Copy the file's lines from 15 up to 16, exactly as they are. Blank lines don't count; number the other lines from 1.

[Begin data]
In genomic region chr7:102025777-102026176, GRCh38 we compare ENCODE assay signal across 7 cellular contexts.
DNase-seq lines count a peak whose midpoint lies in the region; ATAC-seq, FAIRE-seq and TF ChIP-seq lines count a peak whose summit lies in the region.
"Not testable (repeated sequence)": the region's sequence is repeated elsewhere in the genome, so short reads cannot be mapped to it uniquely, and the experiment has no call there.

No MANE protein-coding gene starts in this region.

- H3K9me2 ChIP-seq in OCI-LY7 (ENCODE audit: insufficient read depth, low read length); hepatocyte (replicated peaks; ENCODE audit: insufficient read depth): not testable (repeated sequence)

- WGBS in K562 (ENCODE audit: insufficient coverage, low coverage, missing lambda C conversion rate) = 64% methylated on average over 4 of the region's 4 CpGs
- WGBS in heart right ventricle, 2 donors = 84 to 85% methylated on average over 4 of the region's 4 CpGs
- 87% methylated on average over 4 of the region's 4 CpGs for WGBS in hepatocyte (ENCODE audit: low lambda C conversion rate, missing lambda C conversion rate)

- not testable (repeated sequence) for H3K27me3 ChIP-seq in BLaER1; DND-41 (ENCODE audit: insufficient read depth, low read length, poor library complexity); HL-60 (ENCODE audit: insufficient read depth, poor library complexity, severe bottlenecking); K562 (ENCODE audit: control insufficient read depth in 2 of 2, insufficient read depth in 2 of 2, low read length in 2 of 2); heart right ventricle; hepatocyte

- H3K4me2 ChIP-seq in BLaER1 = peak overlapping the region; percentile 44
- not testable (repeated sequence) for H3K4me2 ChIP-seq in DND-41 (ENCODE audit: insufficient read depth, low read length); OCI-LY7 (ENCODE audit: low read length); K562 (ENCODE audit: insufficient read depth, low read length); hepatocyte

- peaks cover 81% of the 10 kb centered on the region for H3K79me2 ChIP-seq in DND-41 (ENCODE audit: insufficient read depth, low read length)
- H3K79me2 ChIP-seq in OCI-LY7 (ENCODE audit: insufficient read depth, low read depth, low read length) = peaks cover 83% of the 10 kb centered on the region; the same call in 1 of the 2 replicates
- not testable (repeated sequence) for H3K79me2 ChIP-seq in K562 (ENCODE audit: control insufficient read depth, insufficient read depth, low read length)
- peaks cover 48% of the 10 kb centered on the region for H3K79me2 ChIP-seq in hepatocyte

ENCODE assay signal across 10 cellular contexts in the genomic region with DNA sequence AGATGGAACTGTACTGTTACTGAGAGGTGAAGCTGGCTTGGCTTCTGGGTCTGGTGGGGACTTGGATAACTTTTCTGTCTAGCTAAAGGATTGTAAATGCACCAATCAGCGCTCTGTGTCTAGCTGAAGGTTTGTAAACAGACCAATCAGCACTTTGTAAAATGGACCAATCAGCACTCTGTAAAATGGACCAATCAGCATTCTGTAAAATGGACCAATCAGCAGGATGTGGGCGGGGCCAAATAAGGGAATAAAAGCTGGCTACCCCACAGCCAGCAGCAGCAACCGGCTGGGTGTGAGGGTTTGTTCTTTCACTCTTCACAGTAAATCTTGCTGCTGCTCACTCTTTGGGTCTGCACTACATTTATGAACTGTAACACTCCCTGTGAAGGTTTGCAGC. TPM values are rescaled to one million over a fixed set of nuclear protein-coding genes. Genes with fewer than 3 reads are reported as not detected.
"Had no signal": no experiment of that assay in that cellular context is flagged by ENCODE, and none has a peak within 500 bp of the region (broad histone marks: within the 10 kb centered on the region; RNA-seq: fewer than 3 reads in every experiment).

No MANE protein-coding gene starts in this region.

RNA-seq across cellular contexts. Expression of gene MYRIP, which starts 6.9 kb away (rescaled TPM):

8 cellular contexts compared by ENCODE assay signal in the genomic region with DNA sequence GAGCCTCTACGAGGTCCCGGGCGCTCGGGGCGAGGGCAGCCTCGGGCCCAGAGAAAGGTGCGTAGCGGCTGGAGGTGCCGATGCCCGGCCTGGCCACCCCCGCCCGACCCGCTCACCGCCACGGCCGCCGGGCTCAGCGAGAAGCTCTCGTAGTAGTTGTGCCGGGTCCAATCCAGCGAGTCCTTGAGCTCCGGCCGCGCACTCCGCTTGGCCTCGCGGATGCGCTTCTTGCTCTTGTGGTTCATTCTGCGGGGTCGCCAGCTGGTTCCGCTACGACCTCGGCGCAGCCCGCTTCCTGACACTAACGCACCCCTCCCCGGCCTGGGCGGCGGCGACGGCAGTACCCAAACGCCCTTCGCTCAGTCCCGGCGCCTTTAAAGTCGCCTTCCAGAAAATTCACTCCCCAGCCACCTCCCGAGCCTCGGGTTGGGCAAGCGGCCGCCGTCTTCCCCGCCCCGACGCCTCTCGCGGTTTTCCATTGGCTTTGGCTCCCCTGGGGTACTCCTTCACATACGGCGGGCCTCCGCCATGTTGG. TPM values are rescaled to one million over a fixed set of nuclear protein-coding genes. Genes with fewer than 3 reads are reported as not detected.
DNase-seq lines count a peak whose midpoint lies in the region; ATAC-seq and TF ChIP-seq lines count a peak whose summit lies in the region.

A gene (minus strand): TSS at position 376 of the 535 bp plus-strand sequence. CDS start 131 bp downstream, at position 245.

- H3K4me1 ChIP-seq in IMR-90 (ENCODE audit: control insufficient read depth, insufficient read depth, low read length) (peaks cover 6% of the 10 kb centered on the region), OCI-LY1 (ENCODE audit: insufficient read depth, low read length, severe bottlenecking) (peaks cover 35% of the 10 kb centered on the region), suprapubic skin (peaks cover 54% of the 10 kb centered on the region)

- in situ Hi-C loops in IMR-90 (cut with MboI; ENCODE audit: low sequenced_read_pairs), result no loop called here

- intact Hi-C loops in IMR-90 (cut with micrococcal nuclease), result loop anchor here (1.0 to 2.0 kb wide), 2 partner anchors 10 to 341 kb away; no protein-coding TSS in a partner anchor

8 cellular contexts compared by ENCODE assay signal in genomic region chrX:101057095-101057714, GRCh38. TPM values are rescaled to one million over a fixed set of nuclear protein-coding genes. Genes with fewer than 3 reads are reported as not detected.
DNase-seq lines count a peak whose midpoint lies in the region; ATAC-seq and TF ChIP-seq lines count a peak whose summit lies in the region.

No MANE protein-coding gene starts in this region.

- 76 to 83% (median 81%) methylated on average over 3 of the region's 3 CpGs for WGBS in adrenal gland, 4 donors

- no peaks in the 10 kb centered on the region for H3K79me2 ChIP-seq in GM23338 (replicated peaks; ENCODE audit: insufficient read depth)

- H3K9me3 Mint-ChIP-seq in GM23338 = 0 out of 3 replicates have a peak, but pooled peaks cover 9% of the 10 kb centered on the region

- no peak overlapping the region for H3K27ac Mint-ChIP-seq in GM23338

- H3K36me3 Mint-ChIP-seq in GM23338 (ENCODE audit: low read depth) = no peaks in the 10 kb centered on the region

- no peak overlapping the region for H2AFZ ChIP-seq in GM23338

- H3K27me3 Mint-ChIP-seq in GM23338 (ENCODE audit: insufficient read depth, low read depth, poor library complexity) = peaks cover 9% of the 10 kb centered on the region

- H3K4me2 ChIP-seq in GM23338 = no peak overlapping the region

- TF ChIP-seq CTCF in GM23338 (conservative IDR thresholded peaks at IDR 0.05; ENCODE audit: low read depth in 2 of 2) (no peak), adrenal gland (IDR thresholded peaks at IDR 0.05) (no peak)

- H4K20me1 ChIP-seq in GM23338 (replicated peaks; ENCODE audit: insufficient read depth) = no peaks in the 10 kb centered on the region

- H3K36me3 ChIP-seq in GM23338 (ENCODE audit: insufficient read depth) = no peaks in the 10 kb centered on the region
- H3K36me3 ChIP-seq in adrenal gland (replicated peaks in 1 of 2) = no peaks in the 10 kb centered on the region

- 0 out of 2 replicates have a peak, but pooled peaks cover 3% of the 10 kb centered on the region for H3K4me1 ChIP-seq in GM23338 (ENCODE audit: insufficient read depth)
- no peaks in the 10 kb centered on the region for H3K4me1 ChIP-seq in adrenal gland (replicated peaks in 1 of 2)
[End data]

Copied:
- peaks cover 48% of the 10 kb centered on the region for H3K79me2 ChIP-seq in hepatocyte

ENCODE assay signal across 10 cellular contexts in the genomic region with DNA sequence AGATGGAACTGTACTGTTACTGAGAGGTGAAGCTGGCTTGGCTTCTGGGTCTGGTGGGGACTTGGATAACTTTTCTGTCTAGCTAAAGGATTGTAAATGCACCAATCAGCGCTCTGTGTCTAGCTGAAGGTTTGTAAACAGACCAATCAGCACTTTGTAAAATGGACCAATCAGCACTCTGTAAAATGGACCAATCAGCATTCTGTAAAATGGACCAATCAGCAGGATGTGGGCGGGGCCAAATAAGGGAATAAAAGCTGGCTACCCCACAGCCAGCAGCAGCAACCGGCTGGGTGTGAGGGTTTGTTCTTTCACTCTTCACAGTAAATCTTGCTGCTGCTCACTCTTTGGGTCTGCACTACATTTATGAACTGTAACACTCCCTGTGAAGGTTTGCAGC. TPM values are rescaled to one million over a fixed set of nuclear protein-coding genes. Genes with fewer than 3 reads are reported as not detected.